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Poem by Henry King, Bishop of Chichester

The Legacy

My dearest Love! when thou and I must part,
And th' icy hand of death shall seize that heart
Which is all thine; within some spacious will
Ile leave no blanks for Legacies to fill:
Tis my ambition to die one of those
Who but himself hath nothing to dispose.
And since that is already thine, what need
I to re-give it by some newer deed?
Yet take it once again. Free circumstance
Does oft the value of mean things advance:
Who thus repeats what he bequeath'd before,
Proclaims his bounty richer then his store.
But let me not upon my love bestow
What is not worth the giving. I do ow
Somwhat to dust: my bodies pamper'd care
Hungry corruption and the worm will share.
That mouldring relick which in earth must lie
Would prove a gift of horrour to thine eie.
With this cast ragge of my mortalitie
Let all my faults and errours buried be.
And as my sear-cloth rots, so may kind fate
Those worst acts of my life incinerate.
He shall in story fill a glorious room
Whose ashes and whose sins sleep in one Tomb.
If now to my cold hearse thou deign to bring
Some melting sighs as thy last offering,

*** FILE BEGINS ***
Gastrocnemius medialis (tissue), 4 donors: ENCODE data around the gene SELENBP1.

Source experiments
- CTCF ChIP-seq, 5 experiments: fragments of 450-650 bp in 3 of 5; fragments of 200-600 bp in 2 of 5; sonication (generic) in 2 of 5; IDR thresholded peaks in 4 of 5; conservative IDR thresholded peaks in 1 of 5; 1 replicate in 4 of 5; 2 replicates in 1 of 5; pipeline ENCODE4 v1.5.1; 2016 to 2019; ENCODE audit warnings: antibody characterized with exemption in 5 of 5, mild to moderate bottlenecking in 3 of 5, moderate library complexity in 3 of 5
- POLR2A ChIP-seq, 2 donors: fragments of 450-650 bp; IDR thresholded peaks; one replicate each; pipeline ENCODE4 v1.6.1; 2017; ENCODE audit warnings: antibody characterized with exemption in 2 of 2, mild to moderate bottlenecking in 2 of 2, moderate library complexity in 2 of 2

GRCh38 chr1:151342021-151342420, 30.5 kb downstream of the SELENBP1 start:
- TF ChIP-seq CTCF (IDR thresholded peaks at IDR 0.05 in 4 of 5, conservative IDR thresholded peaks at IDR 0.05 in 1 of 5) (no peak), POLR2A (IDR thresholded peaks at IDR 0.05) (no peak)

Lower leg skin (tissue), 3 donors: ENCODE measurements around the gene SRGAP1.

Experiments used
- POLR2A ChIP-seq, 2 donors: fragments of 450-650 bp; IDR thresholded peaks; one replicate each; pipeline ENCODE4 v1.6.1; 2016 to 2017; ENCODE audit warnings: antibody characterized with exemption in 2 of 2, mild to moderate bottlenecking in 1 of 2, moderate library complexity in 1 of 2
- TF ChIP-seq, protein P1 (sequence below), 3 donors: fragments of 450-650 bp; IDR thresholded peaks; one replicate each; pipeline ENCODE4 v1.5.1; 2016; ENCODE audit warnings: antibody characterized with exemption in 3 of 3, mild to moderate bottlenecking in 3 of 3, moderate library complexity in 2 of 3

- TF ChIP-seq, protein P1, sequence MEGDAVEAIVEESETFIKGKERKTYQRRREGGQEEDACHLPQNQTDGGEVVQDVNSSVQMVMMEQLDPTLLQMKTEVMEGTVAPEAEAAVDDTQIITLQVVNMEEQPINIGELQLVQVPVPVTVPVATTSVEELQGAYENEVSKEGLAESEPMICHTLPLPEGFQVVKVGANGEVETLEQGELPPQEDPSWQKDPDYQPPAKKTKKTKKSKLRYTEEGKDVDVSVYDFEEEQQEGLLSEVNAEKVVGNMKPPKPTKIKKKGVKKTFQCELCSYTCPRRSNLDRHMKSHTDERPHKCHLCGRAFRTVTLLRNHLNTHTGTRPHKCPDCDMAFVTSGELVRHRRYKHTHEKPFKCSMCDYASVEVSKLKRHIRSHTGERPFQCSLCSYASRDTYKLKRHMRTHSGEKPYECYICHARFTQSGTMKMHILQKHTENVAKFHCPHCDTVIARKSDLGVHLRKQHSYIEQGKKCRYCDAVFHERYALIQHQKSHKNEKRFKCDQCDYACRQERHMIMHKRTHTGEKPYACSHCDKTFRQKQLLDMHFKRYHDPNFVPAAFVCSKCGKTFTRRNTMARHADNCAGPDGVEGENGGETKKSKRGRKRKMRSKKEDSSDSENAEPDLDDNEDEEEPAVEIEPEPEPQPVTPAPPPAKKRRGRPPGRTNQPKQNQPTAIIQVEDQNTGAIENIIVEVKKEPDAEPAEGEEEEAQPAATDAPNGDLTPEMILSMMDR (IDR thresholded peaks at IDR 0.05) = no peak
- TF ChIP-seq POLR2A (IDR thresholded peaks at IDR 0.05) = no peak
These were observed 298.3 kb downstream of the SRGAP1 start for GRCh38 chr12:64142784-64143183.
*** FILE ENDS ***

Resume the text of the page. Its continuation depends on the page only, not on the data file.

My peacefull exequies are crown'd. Nor shall
I ask more honour at my Funerall.
Thou wilt more richly balm me with thy tears
Then all the Nard fragrant Arabia bears.
And as the Paphian Queen by her griefs show'r
Brought up her dead Loves Spirit in a flow'r:
So by those precious drops rain'd from thine eies,
Out of my dust, O may some vertue rise!
And like thy better Genius thee attend,
Till thou in my dark Period shalt end.
Lastly, my constant truth let me commend
To him thou choosest next to be thy friend.
For (witness all things good) I would not have
Thy Youth and Beauty married to my grave,
'Twould shew thou didst repent the style of wife
Should'st thou relapse into a single life.
They with preposterous grief the world delude
Who mourn for their lost Mates in solitude;
Since Widdowhood more strongly doth enforce
The much lamented lot of their divorce.
Themselves then of their losses guilty are
Who may, yet will not suffer a repaire.
Those were Barbarian wives that did invent
Weeping to death at th' Husbands Monument,
But in more civil Rites She doth approve
Her first, who ventures on a second Love;
For else it may be thought, if She refrain,
She sped so ill Shee durst not trie again.
Up then my Love, and choose some worthier one
Who may supply my room when I am gone;
So will the stock of our affection thrive
No less in death, then were I still alive.
And in my urne I shall rejoyce, that I
Am both Testatour thus and Legacie.

Henry King, Bishop of Chichester

Henry King, Bishop of Chichester's other poems:
  1. Sonnet. VVere thy heart soft as thou art faire
  2. Madam Gabrina, Or The Ill-Favourd Choice
  3. On the Earl of Essex
  4. The Labyrinth
  5. Sonnet. Tell me you stars that our affections move

Poems of the other poets with the same name:

  • John Donne The Legacy ("When I died last, and, Dear, I die")

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    The Last Poems

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